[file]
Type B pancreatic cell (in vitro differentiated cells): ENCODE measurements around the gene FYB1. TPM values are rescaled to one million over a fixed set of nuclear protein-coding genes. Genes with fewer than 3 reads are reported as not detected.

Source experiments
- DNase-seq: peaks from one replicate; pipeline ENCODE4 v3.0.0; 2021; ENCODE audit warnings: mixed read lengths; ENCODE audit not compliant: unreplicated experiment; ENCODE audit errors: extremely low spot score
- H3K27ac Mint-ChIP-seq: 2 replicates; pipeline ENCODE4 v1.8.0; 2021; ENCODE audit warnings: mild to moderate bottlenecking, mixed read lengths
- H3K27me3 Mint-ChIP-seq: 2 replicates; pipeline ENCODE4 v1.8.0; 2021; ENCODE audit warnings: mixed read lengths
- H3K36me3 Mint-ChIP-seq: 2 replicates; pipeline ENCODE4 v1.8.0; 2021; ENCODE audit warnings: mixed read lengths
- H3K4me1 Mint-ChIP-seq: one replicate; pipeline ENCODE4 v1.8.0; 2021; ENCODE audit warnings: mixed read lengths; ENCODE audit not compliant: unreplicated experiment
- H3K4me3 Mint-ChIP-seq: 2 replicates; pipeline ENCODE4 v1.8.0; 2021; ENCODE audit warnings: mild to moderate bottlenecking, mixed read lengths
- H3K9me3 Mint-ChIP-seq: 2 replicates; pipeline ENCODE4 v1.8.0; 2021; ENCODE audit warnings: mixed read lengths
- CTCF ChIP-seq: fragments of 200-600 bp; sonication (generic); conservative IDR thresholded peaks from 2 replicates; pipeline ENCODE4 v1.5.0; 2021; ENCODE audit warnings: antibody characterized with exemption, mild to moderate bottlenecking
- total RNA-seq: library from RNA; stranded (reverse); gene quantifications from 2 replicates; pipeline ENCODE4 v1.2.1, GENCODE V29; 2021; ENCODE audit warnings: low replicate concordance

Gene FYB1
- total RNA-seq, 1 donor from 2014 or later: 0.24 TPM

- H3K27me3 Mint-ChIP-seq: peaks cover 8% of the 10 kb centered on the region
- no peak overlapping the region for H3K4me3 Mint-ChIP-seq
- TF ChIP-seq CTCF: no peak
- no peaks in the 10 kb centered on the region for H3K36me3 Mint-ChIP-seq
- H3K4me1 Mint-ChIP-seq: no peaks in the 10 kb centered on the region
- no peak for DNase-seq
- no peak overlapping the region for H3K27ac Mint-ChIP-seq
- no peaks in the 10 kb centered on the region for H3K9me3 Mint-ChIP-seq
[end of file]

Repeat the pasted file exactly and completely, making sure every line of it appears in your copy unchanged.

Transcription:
Type B pancreatic cell (in vitro differentiated cells): ENCODE measurements around the gene FYB1. TPM values are rescaled to one million over a fixed set of nuclear protein-coding genes. Genes with fewer than 3 reads are reported as not detected.

Source experiments
- DNase-seq: peaks from one replicate; pipeline ENCODE4 v3.0.0; 2021; ENCODE audit warnings: mixed read lengths; ENCODE audit not compliant: unreplicated experiment; ENCODE audit errors: extremely low spot score
- H3K27ac Mint-ChIP-seq: 2 replicates; pipeline ENCODE4 v1.8.0; 2021; ENCODE audit warnings: mild to moderate bottlenecking, mixed read lengths
- H3K27me3 Mint-ChIP-seq: 2 replicates; pipeline ENCODE4 v1.8.0; 2021; ENCODE audit warnings: mixed read lengths
- H3K36me3 Mint-ChIP-seq: 2 replicates; pipeline ENCODE4 v1.8.0; 2021; ENCODE audit warnings: mixed read lengths
- H3K4me1 Mint-ChIP-seq: one replicate; pipeline ENCODE4 v1.8.0; 2021; ENCODE audit warnings: mixed read lengths; ENCODE audit not compliant: unreplicated experiment
- H3K4me3 Mint-ChIP-seq: 2 replicates; pipeline ENCODE4 v1.8.0; 2021; ENCODE audit warnings: mild to moderate bottlenecking, mixed read lengths
- H3K9me3 Mint-ChIP-seq: 2 replicates; pipeline ENCODE4 v1.8.0; 2021; ENCODE audit warnings: mixed read lengths
- CTCF ChIP-seq: fragments of 200-600 bp; sonication (generic); conservative IDR thresholded peaks from 2 replicates; pipeline ENCODE4 v1.5.0; 2021; ENCODE audit warnings: antibody characterized with exemption, mild to moderate bottlenecking
- total RNA-seq: library from RNA; stranded (reverse); gene quantifications from 2 replicates; pipeline ENCODE4 v1.2.1, GENCODE V29; 2021; ENCODE audit warnings: low replicate concordance

Gene FYB1
- total RNA-seq, 1 donor from 2014 or later: 0.24 TPM

- H3K27me3 Mint-ChIP-seq: peaks cover 8% of the 10 kb centered on the region
- no peak overlapping the region for H3K4me3 Mint-ChIP-seq
- TF ChIP-seq CTCF: no peak
- no peaks in the 10 kb centered on the region for H3K36me3 Mint-ChIP-seq
- H3K4me1 Mint-ChIP-seq: no peaks in the 10 kb centered on the region
- no peak for DNase-seq
- no peak overlapping the region for H3K27ac Mint-ChIP-seq
- no peaks in the 10 kb centered on the region for H3K9me3 Mint-ChIP-seq